A consent decree was approved Wednesday for XTO Energy Inc. to pay a $100,000 fine for discharging 50,000 gallons of toxic wastewater illegally in 2010 at a Marcellus Shale well site in Pennsylvania.

U.S. Middle District Judge Matthew W. Brann’s approval will require the ExxonMobil Corp. exploration unit to pay the civil penalty to the U.S. Environmental Protection Agency (EPA) for the incident in Penn Township near Hughesville. The discharge flowed into a subsurface spring and tributary of the Susquehanna River’s west branch.

The consent decree anticipates that XTO will spend as much as $10 million to implement preventive measures and install appropriate recycling and disposal measures from hydraulic fracturing (fracking) and well completion activities. XTO is required under the decree to recycle at least 50% of its drilling fluids from permitted well operations in Pennsylvania. It also has to adhere to specific rules for its tank operations.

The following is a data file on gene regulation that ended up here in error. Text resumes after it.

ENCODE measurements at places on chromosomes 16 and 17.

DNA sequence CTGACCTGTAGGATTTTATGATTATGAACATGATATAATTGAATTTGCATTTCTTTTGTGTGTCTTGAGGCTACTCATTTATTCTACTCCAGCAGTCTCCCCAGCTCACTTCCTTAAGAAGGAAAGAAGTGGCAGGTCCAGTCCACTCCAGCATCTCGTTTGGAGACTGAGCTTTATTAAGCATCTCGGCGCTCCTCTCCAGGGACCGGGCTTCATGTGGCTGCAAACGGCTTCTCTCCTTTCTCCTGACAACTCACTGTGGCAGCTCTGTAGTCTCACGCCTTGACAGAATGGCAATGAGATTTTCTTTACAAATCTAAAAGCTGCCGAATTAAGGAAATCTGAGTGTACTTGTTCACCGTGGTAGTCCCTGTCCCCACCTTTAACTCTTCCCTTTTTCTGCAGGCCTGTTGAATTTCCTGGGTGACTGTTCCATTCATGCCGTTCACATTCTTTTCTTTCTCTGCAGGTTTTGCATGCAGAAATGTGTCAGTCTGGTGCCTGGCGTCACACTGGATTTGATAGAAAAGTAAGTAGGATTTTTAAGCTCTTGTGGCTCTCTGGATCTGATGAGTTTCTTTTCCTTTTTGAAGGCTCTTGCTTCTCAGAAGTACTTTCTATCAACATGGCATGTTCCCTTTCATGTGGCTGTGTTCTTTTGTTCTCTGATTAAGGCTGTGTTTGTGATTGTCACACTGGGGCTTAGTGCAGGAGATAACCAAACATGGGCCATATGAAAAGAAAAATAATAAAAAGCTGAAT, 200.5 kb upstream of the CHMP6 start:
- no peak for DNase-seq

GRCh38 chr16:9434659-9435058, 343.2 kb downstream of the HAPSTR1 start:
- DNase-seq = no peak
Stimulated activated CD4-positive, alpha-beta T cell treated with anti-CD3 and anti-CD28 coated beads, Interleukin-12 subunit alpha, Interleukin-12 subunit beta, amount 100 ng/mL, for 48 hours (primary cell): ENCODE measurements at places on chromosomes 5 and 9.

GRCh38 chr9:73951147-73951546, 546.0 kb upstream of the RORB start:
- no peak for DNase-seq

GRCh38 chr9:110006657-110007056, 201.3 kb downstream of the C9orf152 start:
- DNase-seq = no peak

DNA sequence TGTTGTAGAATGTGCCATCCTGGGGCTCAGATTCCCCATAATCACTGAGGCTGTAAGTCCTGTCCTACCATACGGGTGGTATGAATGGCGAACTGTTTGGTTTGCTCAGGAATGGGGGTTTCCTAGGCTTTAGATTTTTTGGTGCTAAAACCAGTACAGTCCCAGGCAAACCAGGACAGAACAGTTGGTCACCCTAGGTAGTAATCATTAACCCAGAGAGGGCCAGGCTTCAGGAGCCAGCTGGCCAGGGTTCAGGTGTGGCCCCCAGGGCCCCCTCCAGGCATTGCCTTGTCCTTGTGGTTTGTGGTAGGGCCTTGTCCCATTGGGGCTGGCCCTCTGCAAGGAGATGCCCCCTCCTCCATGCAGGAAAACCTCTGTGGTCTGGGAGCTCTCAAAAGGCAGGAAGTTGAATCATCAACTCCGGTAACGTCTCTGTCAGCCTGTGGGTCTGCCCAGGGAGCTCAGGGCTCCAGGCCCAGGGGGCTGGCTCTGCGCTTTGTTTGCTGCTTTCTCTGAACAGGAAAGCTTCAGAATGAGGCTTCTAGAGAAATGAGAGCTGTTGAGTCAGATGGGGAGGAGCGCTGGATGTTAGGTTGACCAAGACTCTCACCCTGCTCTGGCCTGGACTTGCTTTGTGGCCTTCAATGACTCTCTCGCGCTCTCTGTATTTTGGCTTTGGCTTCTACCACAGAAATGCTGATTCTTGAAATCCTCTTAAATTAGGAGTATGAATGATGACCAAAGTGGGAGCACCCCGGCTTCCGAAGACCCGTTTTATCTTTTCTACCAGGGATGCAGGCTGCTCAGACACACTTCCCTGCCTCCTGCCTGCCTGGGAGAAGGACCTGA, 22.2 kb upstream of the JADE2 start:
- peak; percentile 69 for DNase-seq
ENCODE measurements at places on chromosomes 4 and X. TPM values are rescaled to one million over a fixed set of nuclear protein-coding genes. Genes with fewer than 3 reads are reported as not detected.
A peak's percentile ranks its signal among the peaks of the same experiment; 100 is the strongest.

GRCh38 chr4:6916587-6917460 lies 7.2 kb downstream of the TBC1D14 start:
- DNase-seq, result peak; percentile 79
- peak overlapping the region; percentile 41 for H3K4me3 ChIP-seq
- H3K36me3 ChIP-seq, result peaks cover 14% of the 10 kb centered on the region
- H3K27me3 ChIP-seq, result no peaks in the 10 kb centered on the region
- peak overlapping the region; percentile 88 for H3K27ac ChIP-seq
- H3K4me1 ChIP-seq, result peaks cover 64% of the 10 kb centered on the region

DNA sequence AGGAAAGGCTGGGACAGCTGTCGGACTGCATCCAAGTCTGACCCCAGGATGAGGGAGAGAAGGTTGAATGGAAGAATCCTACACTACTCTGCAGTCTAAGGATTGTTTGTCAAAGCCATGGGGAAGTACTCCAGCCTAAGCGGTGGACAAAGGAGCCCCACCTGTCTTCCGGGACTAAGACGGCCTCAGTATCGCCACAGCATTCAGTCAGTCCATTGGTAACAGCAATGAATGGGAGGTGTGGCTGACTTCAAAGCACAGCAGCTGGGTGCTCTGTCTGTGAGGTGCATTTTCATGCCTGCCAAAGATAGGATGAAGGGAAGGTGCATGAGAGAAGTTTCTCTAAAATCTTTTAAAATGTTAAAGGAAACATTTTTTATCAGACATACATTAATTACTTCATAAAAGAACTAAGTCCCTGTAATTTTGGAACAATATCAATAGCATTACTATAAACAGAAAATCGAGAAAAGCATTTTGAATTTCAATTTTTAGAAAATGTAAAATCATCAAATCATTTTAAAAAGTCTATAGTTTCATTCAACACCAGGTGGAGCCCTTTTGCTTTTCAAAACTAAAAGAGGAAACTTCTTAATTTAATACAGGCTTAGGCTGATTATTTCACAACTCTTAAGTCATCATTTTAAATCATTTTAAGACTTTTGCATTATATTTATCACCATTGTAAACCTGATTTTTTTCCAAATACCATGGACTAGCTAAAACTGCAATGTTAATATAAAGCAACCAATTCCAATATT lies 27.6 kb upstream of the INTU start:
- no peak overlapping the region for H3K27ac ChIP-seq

The agreement covers all of XTO’s operations within U.S. EPA Region 3, comprised of Delaware, the District of Columbia, Maryland, Pennsylvania, Virginia and West Virginia.

The consent decree only ends only one chapter of the story. XTO faces a much bigger legal challenge after the Pennsylvania attorney general earlier this month filed criminal charges against the company for the same incident (see Shale Daily, Sept. 12). A preliminary hearing is tentatively set for Nov. 5 for XTO to respond to five counts of unlawful conduct under the Clean Streams Law and three counts of unlawful conduct under the Solid Waste Management Act.

An inspector from the Pennsylvania Department of Environmental Protection in November 2010 discovered an open valve on one of 57 tanks at the XTO site, with its contents flowing to the ground. The 21,000-gallon tank was connected to five other tanks at the site.

The Fort Worth, TX-based producer did not admit any liability or wrongdoing in the consent decree. The company said it plans to fight the criminal charges, which it called “an abuse of prosecutorial discretion.”